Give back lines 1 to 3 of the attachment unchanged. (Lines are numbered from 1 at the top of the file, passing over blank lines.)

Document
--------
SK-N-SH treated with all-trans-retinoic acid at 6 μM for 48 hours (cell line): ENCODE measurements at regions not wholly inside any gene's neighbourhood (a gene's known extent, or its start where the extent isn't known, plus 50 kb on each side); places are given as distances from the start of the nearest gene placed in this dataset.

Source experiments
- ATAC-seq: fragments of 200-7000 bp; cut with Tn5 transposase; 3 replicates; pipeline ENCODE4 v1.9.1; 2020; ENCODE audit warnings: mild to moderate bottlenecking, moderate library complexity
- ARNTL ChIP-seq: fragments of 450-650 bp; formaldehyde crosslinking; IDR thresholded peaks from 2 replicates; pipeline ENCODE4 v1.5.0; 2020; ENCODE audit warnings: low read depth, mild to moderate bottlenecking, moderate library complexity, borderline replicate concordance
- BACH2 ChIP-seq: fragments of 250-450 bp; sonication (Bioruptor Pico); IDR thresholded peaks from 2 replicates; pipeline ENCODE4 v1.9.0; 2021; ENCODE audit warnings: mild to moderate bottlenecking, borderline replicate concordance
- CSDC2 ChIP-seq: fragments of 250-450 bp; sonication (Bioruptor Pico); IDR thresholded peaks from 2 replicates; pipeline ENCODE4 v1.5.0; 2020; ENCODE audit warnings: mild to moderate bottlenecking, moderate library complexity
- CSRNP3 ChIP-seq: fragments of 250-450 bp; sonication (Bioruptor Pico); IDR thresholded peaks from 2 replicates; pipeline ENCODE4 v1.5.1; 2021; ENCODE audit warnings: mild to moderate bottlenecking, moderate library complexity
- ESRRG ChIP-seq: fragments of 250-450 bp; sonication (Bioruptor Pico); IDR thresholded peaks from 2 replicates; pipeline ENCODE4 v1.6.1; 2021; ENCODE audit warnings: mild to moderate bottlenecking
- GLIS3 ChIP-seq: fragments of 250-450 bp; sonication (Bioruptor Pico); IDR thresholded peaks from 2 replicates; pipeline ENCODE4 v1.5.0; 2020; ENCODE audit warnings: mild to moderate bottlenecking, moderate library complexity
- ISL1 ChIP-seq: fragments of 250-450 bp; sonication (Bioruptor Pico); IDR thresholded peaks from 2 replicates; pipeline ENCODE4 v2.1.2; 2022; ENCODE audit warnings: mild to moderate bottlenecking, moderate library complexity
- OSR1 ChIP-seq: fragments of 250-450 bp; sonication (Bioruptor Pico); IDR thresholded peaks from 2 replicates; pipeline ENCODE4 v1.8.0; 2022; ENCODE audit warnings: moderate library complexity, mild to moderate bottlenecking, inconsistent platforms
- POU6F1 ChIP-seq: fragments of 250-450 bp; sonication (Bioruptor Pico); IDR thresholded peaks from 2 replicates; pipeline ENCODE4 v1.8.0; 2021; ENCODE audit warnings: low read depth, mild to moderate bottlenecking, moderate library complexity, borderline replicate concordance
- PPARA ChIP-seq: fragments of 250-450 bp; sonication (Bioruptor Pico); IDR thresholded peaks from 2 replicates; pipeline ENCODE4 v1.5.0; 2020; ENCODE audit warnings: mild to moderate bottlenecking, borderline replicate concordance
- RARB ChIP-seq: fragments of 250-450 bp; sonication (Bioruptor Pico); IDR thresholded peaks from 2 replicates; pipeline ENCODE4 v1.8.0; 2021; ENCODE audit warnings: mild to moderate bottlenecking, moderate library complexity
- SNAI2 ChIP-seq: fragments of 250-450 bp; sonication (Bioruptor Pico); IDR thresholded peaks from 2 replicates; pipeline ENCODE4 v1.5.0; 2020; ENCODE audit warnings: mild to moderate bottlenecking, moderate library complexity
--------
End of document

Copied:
SK-N-SH treated with all-trans-retinoic acid at 6 μM for 48 hours (cell line): ENCODE measurements at regions not wholly inside any gene's neighbourhood (a gene's known extent, or its start where the extent isn't known, plus 50 kb on each side); places are given as distances from the start of the nearest gene placed in this dataset.

Source experiments
- ATAC-seq: fragments of 200-7000 bp; cut with Tn5 transposase; 3 replicates; pipeline ENCODE4 v1.9.1; 2020; ENCODE audit warnings: mild to moderate bottlenecking, moderate library complexity